Sex after pregnancy: 5 common concerns, and when to call the doctor
March 12, 2019
The six-week checkup after having a baby is a standard yet important appointment to keep. The doctor will tell you when you can go back to work, whether your cesarean section (C-section) incision is healing, and – at the top of many women’s list – whether it’s OK to have sex again.
But let’s set one thing straight: The six-week visit is not a set deadline at which your breasts, vagina, and sexual desire will magically return to normal. This checkup is associated with resuming intimacy only because it’s usually the first time you’ll see your Ob/Gyn after your baby is born.
Some women are raring to go four weeks after delivery; others need as long as 12 weeks until they feel comfortable having sex again. Every woman is different, and so is every childbirth experience. However, many women feel like something is wrong with them if they aren’t in the mood much, or at all, during the postpartum period.
Having a baby changes your body and your life in many ways. It only makes sense that your sexual desire will change, too. We’ve compiled five concerns our patients commonly raise about sex and pregnancy, as well as signs that it’s time to call the doctor.
“The six-week visit is not a set deadline at which your breasts, vagina, and sexual desire will magically return to normal. This checkup is associated with resuming intimacy only because it’s usually the first time you’ll see your Ob/Gyn after your baby is born.”
5 concerns about sex after pregnancy
1. “Sex sounds more painful than pleasurable right now.”
A 2019 study published in Culture, Health & Sexuality found that fatigue, vaginal dryness, and fear of painful sex were common in the first six weeks to six months after delivery. Pelvic or abdominal pain associated with vaginal tears from childbirth or from the C-section incision can cause new mothers to have zero interest in sex. Women who are breastfeeding often experience breast leakage or tenderness and vaginal dryness due to hormone changes.
Helpful tip: Don’t rush into sex just because you feel like you should. Sex should be enjoyable, so give your body time to heal. After all, you just brought a human into the world, and that’s a lot of work!
2. “I don’t feel sexy. Like, at all.”
Pregnancy and childbirth change the body in sometimes unexpected ways. You might have leaking breasts or loose belly skin, which can cause decreased self-image and diminished sexual desire. Some women say their vagina feels like a gaping hole, and they worry that their partner will not enjoy intercourse (which is highly unlikely).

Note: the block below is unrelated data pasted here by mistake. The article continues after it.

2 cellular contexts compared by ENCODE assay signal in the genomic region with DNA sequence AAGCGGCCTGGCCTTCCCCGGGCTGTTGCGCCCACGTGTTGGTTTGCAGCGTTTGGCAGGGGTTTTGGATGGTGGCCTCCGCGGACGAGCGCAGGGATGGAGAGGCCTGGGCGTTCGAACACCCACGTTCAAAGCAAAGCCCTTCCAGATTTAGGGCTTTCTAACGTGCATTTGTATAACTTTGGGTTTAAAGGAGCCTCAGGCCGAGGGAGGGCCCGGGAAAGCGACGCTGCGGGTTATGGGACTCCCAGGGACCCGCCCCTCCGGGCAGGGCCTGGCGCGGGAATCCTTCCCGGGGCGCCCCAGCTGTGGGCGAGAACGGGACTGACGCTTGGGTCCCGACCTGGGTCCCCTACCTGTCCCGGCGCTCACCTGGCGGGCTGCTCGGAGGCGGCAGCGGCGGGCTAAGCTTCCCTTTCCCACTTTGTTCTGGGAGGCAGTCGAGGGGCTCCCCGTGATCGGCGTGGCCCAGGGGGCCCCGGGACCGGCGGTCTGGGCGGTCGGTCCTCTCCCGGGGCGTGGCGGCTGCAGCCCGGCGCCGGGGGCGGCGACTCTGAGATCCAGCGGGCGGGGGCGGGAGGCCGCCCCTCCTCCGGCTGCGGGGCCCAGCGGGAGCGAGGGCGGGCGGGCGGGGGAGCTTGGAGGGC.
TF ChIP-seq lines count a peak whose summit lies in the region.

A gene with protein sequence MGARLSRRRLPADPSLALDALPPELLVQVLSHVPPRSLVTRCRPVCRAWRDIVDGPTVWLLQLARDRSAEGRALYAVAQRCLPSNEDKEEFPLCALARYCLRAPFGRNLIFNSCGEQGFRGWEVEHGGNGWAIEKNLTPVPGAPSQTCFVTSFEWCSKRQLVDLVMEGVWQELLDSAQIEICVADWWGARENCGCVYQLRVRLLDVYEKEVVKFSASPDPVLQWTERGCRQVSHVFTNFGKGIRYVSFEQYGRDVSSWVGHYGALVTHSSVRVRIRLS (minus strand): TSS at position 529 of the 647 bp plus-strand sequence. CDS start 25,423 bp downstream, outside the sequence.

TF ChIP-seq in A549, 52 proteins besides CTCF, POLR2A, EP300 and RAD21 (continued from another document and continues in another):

Helpful tip: Focus on attributes that haven’t changed, such as your sparkling eyes, flowing hair, or sense of humor. Remember that “different” doesn’t mean “bad.” Weight can be lost, and your vagina will feel normal again soon. Also, partners: Remember that compliments can go a long way toward helping a woman regain her self-confidence.
3. “I’m way too tired to even think about sex.”
Fatigue is common for new moms, especially if you try to tackle too many responsibilities on your own. You will become exhausted if you take on all the housework and the needs of older children while caring for a newborn on a sporadic eating/sleeping schedule. Burning the candle at both ends can leave little energy or desire for sex.
Helpful tip: Accept help when it’s offered; if it’s not offered, delegate! You need to rest for your own health and so you can care for the baby. If you allow yourself to rest, your sexual desire is more likely to return sooner.
4. “Sex isn’t a priority.”
You might feel like intimacy should take a back seat to motherhood rather than having both roles coexisting in your life. As such, the dynamics of your relationship with your partner can change, especially when one party does much more or much less housework. That shift can drive a wedge and reduce sexual desire.
Helpful tip: Have a frank conversation with your doctor and your partner about your feelings. While your role as a mother is life-changing, it’s important to take time for the people and activities you enjoy. Your partner can help by taking on some of your household responsibilities and supporting you as you adjust to your new life together.
5. “I’m scared and down, and I just don’t feel up to sex.”
Traumatic pregnancy or birth experiences such as severe preeclampsia, a lengthy delivery, or an emergency C-section can cause fear of getting pregnant again. This can lead to avoiding sex. Also, having the “baby blues” (mild, acute) or postpartum depression (serious, longer-term) can reduce your interest in many favorite activities, from socializing with friends to intimacy with your partner.
Helpful tip: Talk to your doctor about your concerns. We can help get to the root of the issue and connect you with effective treatment. Partners should keep an eye on new moms for symptoms of postpartum depression, which can include apathy, extreme fatigue, excessive tearfulness, or talk of/attempts at harming herself or the baby.
When to call the doctor
If you notice physical symptoms along with a lack of desire – such as vaginal bleeding, vaginal discharge, or pelvic or abdominal pain – visit your Ob/Gyn to find out what is going on. You might have an unhealed vaginal tear or an infection that we can treat.
If your sexual desire or body image doesn’t begin to return by 12 weeks after delivery, talk to your doctor. The root of your issue might be a psychological concern that we can help you overcome with treatment.
Don’t be embarrassed to talk to your Ob/Gyn about your sexual desire – or lack thereof. Enjoying sex is a normal, healthy part of womanhood, and we are here to help you feel like yourself again.